2.50
Hdl Handle:
http://hdl.handle.net/10755/161322
Type:
Presentation
Title:
Stressors in post renal transplant patients
Abstract:
Stressors in post renal transplant patients
Conference Sponsor:Midwest Nursing Research Society
Conference Year:2004
Author:Johnson, Danyell, BSN, RN, CNN
Contact Address:SON, 4840 Village Lane, Toledo, OH, 43614, USA
The purpose of this descriptive study is to identify stressors in early post-renal transplant recipients. In the year 2000, the National Kidney Foundation reported that 13,372 End Stage Renal Disease (ESRD) patients received renal transplants. A significant amount of research has been conducted concerning stressors in post renal transplant recipients. The majority of this data has been collected from recipients six weeks to ten years post transplantation. This study identifies stressors immediately following initial hospital discharge. Nurses must have an idea of the stressors these recipients may be experiencing immediately post discharge so that they may better assist the recipients with adaptation. This study is conceptualized within Roy’s Adaptation Model. Identifying stressors in the early post-renal transplant patient will increase nursing knowledge. This is valuable for nurses who try to increase coping efficacy and enhance adaptation in this population. Roy’s theory illustrates that nurses can have a significant impact on the adaptive outcome of the transplant recipient. A convenience sample of up to 50 transplant recipients is used. Participants are transplant recipients attending clinic appointments within two weeks post initial discharge from the hospital. The Kidney Transplant Recipient Stress Scale (KTRSS) is used. The KTRSS was piloted using patients up to two years post kidney transplant. Since this original study, data have been published using the KTRSS in patients ranging from six weeks to more than five years post transplant. After an exhaustive literature search, it was determined that the KTRSS has not been used with patients at a time period earlier than six weeks post transplantation. Analysis of data includes descriptive statistics and reliability coefficient. Understanding of stressors will hopefully increase the effectiveness of post transplant nursing care. Transplant educators would also have the ability to focus teaching in the areas where patients might need it the most.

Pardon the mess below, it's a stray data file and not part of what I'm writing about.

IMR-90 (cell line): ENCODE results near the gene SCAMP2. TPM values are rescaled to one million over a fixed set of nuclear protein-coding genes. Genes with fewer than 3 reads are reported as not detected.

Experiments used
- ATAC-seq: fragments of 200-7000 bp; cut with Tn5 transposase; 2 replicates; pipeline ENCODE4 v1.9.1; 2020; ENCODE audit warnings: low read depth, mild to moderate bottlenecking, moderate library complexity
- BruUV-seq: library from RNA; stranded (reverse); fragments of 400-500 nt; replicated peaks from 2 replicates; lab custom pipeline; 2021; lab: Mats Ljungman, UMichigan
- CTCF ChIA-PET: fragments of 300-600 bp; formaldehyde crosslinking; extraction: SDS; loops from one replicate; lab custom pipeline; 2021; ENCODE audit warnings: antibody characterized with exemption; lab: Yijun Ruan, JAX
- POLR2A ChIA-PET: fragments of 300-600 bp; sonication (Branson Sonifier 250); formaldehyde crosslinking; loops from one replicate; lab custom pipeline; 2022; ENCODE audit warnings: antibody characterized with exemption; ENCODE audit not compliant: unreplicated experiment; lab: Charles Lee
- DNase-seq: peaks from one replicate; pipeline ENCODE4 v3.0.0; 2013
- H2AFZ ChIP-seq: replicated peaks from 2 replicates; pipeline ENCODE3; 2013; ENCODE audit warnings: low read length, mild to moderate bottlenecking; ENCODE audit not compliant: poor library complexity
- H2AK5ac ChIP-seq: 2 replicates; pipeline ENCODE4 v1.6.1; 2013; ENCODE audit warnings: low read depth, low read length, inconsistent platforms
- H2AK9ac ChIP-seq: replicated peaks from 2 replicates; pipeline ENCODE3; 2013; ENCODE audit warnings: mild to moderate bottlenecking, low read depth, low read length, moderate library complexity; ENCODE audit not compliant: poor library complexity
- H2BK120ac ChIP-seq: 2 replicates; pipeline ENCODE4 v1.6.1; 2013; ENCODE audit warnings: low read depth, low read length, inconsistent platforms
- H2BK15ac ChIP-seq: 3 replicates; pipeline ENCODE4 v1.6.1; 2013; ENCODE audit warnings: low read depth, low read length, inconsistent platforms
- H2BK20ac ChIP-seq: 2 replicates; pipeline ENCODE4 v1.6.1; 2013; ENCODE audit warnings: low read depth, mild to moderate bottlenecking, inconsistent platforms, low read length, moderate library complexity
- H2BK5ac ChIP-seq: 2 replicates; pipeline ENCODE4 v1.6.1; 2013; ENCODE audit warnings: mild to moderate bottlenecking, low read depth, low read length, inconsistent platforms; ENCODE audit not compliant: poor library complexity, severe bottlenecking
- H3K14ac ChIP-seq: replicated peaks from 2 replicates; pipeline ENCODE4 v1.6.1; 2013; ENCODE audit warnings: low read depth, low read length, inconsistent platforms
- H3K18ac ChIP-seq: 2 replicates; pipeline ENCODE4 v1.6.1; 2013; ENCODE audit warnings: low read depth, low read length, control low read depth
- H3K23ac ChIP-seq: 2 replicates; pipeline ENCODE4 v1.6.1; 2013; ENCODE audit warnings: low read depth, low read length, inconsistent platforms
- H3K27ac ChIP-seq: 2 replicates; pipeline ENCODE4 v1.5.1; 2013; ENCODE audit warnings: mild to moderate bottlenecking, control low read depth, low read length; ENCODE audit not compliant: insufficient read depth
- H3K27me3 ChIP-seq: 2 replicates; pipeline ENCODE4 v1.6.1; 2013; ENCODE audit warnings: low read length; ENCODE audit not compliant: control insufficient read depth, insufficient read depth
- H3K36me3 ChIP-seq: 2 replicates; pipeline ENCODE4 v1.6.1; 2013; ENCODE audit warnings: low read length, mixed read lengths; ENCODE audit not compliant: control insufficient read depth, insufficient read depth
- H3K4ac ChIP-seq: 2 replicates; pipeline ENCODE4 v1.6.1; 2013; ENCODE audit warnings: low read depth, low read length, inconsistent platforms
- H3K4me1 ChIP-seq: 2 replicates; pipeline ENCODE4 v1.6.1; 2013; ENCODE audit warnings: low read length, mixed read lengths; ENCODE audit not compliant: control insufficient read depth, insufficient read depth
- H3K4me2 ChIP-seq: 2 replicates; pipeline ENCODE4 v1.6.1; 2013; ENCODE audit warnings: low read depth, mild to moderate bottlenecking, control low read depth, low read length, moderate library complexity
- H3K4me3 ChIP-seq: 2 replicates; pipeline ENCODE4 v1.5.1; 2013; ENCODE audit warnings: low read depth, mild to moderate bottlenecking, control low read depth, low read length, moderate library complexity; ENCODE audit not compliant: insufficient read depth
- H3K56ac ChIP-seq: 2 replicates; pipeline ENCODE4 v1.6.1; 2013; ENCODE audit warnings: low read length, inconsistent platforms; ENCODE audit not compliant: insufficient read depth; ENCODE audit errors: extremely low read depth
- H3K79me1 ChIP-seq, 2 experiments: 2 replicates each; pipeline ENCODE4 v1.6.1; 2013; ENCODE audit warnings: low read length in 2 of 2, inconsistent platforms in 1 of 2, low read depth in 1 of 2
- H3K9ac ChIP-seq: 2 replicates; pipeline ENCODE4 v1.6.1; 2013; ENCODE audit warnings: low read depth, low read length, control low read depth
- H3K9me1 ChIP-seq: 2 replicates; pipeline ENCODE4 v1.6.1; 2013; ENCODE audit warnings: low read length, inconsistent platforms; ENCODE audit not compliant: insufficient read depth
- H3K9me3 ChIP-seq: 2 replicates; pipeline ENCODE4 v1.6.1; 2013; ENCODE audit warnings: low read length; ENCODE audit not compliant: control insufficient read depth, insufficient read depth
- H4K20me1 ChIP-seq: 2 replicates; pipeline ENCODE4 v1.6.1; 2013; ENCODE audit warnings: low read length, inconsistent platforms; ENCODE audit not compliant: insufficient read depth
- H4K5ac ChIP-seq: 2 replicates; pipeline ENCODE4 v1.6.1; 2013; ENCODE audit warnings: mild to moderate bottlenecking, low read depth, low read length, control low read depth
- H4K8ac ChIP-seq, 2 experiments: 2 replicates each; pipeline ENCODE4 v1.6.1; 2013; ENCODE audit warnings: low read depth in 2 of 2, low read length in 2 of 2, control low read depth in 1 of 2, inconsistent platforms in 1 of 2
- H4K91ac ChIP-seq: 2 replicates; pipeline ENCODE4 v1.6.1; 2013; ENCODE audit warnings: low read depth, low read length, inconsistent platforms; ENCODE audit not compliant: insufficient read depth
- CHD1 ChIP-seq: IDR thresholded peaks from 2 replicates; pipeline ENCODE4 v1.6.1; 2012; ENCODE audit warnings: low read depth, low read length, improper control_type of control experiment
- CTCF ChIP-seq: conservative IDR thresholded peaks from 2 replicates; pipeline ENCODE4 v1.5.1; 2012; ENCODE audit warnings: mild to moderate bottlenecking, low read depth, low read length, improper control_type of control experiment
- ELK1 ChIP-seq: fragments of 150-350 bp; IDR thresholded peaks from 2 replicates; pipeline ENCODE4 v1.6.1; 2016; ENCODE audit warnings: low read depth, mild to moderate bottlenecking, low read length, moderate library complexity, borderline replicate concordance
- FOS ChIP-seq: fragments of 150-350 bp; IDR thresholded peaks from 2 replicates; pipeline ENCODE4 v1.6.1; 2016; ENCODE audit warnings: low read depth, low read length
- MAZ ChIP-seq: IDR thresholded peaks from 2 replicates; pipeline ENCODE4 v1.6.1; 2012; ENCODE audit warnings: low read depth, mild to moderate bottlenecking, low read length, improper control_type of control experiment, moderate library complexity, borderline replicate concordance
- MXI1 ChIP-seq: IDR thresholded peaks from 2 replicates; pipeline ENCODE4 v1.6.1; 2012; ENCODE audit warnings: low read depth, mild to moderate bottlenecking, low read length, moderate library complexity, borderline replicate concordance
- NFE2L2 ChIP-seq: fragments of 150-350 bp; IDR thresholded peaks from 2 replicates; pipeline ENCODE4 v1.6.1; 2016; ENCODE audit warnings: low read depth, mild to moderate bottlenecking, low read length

Repository Posting Date:
26-Oct-2011
Date of Publication:
17-Oct-2011
Sponsors:
Midwest Nursing Research Society

Full metadata record

DC FieldValue Language
dc.typePresentationen_GB
dc.titleStressors in post renal transplant patientsen_GB
dc.identifier.urihttp://hdl.handle.net/10755/161322-
dc.description.abstract<table><tr><td colspan="2" class="item-title">Stressors in post renal transplant patients</td></tr><tr class="item-sponsor"><td class="label">Conference Sponsor:</td><td class="value">Midwest Nursing Research Society</td></tr><tr class="item-year"><td class="label">Conference Year:</td><td class="value">2004</td></tr><tr class="item-author"><td class="label">Author:</td><td class="value">Johnson, Danyell, BSN, RN, CNN</td></tr><tr class="item-address"><td class="label">Contact Address:</td><td class="value">SON, 4840 Village Lane, Toledo, OH, 43614, USA</td></tr><tr><td colspan="2" class="item-abstract">The purpose of this descriptive study is to identify stressors in early post-renal transplant recipients. In the year 2000, the National Kidney Foundation reported that 13,372 End Stage Renal Disease (ESRD) patients received renal transplants. A significant amount of research has been conducted concerning stressors in post renal transplant recipients. The majority of this data has been collected from recipients six weeks to ten years post transplantation. This study identifies stressors immediately following initial hospital discharge. Nurses must have an idea of the stressors these recipients may be experiencing immediately post discharge so that they may better assist the recipients with adaptation. This study is conceptualized within Roy&rsquo;s Adaptation Model. Identifying stressors in the early post-renal transplant patient will increase nursing knowledge. This is valuable for nurses who try to increase coping efficacy and enhance adaptation in this population. Roy&rsquo;s theory illustrates that nurses can have a significant impact on the adaptive outcome of the transplant recipient. A convenience sample of up to 50 transplant recipients is used. Participants are transplant recipients attending clinic appointments within two weeks post initial discharge from the hospital. The Kidney Transplant Recipient Stress Scale (KTRSS) is used. The KTRSS was piloted using patients up to two years post kidney transplant. Since this original study, data have been published using the KTRSS in patients ranging from six weeks to more than five years post transplant. After an exhaustive literature search, it was determined that the KTRSS has not been used with patients at a time period earlier than six weeks post transplantation. Analysis of data includes descriptive statistics and reliability coefficient. Understanding of stressors will hopefully increase the effectiveness of post transplant nursing care. Transplant educators would also have the ability to focus teaching in the areas where patients might need it the most. </td></tr></table>en_GB
dc.date.available2011-10-26T23:19:30Z-
dc.date.issued2011-10-17en_GB
dc.date.accessioned2011-10-26T23:19:30Z-
dc.description.sponsorshipMidwest Nursing Research Societyen_GB
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